Although King-Parrots appear distinctly red and green to humans, when viewed under ultraviolet light, some feathers on the wings appear with a prominent yellow glow. Many birds have four types of cone in their retina, (compared to only three in humans) and see into the ultraviolet wavelengths.
Male Australian King-Parrots are the only Australian parrots with a completely red head. Females are similar to males except that they have a completely green head and breast. Both sexes have a red belly and a green back, with green wings and a long green tail. King parrots are normally encountered in pairs or family groups.
King-Parrots are usually found in rainforests or wet sclerophyll forests.
King-Parrots are found along the east coast and ranges of Australia, ranging from Cooktown in Queensland through to Port Campbell in Victoria.
Feeding and diet
The King-Parrot mostly forages in trees for seeds and fruit.
Loud, high-pitched whistle, with a rolling 'carr-ack' call in flight.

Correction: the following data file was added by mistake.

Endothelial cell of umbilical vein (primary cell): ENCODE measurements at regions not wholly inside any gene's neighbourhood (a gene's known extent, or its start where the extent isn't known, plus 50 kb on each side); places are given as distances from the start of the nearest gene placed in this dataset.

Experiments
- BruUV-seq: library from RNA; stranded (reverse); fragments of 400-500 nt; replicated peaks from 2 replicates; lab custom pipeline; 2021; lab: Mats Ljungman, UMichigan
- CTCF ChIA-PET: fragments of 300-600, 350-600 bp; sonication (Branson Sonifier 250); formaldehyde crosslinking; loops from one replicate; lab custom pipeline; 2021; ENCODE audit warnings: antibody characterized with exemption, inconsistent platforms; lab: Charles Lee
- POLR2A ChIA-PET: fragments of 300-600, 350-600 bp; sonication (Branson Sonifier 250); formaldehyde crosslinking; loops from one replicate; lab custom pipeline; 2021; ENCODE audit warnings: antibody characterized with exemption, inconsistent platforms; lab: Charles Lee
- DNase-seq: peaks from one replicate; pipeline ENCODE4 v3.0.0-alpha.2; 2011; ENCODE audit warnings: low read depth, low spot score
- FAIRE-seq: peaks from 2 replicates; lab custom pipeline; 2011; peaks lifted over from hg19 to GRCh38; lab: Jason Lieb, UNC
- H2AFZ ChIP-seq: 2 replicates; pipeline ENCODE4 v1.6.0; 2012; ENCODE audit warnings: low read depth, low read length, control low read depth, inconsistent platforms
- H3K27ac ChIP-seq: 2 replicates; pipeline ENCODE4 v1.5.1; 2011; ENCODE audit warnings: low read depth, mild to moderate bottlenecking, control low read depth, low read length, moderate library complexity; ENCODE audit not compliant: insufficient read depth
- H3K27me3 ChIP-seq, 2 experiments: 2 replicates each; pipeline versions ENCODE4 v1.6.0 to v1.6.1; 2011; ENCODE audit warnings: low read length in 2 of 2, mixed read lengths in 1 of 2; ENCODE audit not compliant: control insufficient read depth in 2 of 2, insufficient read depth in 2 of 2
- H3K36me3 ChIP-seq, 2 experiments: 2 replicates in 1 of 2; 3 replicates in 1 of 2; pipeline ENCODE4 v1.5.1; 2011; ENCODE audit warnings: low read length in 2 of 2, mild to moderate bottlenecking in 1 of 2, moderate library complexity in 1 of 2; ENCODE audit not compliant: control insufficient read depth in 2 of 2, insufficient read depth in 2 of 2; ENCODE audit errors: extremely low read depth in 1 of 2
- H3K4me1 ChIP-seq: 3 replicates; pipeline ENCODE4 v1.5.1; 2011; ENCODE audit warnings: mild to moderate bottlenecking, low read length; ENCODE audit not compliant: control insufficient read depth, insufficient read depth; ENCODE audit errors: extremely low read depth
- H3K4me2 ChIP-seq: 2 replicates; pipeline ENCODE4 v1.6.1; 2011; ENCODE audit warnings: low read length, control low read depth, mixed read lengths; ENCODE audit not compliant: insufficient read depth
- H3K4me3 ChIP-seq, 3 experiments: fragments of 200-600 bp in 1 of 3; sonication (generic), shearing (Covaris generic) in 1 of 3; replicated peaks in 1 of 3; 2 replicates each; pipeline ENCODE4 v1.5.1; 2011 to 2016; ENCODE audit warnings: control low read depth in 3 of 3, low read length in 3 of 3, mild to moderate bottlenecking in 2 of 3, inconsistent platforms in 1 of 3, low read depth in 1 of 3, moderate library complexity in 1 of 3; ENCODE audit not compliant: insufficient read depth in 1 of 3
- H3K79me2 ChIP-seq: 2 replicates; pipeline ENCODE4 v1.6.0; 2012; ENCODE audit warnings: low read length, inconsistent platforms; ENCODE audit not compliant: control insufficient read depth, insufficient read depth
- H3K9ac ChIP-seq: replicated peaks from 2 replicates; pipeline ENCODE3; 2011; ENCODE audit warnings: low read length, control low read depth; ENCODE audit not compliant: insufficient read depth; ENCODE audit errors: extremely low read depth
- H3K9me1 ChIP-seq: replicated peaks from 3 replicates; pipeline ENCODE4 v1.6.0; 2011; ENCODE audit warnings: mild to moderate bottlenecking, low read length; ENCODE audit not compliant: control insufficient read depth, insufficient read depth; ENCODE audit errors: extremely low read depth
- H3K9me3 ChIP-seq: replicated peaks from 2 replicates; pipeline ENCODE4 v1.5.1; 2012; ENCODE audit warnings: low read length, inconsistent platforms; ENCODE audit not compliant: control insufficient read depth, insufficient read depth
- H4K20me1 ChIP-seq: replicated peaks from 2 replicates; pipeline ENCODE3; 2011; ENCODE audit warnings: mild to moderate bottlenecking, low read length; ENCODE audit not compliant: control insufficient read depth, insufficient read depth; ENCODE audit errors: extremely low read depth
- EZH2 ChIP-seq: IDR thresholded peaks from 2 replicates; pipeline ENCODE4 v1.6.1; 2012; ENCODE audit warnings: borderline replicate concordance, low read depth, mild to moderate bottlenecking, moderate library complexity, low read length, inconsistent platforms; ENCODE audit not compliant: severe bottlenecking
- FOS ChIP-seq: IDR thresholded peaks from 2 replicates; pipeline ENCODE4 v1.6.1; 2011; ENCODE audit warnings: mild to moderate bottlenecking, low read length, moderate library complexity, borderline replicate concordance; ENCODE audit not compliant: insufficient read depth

King-Parrots lay their eggs on a bed of decayed wood-dust at the bottom of a deep hollow in the trunk of a tree. Often the entrance is high in the tree (10 m) but the eggs are near the ground (0.5 m).
- Breeding Season: September to January.
- Clutch size: 5
- Incubation: 20 days
- Time in nest: 35 days
The King-Parrot appears to be increasing in abundance in well-treed suburbs. In urban areas it feeds at artificial feeding stations and fruiting trees.
- Higgins, P.J. (ed) 1999. Handbook of Australian, New Zealand and Antarctic Birds, Volume 4 (Parrots to Dollarbird). Oxford University Press, Melbourne.
- Pizzey, G. and Knight, F. 1997. Field Guide to the Birds of Australia. Angus and Robertson, Sydney.
- Morcombe, M. 2000. Field guide to Australian Birds. Steve Parish Publishing.